How do you Organise Analytics in Sports?

30 May 2018

On Monday 7 May, we were at the “Analytics in Sports” conference at the Johan Cruijff ArenA in Amsterdam. After a bit of a kickabout on the pitch, we had an extremely interesting and inspiring day. On the day there were 39 speakers covering three different tracks: Sports Teams, Federations and Leagues; Brands, Fans and Engagements; and Sports Technology, Technical and Data Science. We’re going to take you through what we learned!


Johan Cruijff ArenA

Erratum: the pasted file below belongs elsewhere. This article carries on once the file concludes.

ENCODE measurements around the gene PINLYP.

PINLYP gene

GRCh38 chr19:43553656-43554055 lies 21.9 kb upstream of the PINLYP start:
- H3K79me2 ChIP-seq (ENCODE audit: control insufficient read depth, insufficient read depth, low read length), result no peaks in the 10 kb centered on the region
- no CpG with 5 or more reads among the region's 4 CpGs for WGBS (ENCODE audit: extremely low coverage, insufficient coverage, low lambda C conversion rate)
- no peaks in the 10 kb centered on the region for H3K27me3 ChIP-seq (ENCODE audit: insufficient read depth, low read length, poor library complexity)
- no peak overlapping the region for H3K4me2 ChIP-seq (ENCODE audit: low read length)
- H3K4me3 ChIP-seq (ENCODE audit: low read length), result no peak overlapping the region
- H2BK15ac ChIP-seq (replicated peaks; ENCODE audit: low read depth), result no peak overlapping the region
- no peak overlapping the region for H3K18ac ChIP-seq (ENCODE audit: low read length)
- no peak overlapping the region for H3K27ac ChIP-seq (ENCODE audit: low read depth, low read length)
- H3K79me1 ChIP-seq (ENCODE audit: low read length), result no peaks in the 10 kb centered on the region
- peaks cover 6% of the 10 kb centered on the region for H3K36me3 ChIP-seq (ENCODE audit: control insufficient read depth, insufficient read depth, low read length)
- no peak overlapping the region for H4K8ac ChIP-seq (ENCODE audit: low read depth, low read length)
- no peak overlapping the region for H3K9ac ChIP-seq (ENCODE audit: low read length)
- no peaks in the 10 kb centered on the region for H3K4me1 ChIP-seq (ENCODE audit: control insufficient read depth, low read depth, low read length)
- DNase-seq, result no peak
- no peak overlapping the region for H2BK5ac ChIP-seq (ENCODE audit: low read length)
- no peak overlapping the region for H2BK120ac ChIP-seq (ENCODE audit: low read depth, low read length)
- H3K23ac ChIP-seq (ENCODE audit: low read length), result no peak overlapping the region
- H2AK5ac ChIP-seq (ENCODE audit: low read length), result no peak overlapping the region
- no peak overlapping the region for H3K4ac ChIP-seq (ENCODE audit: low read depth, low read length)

The Johan Cruijff ArenA which hosted the event also gave two talks. In the first talk, Henk van Raan (the stadium’s CIO) talked about how the ArenA came about, how it was built in 1993 when sustainability wasn’t quite such an important topic as it is today. They have set the bar high for the next few years (f.e. carbon neutral) and agreed with the municipalities that they are going to be a pioneer in sustainability for South East Amsterdam, and Amsterdam more widely. That was the hook into the rest of the objectives which, as well as infrastructure, security and facility management, also include customer journey and fan experience too. The Johan Cruijff ArenA doesn’t just want to become a Smart Stadium, it wants to be part, the leading part in fact, of Smart City South East. They have unlocked €50 million to improve the Fan Experience in the years ahead. This is what the second talk from ArenA, by Sander van Stiphout and Max Reckers, looked at more closely. They showed the audience some dashboards with insights into subjects from ticketing to turf quality. These could be displayed in real time. The specific examples that Max Reckers highlighted were particularly interesting. It was about what data you can use for insights and can quickly take decisions based on them.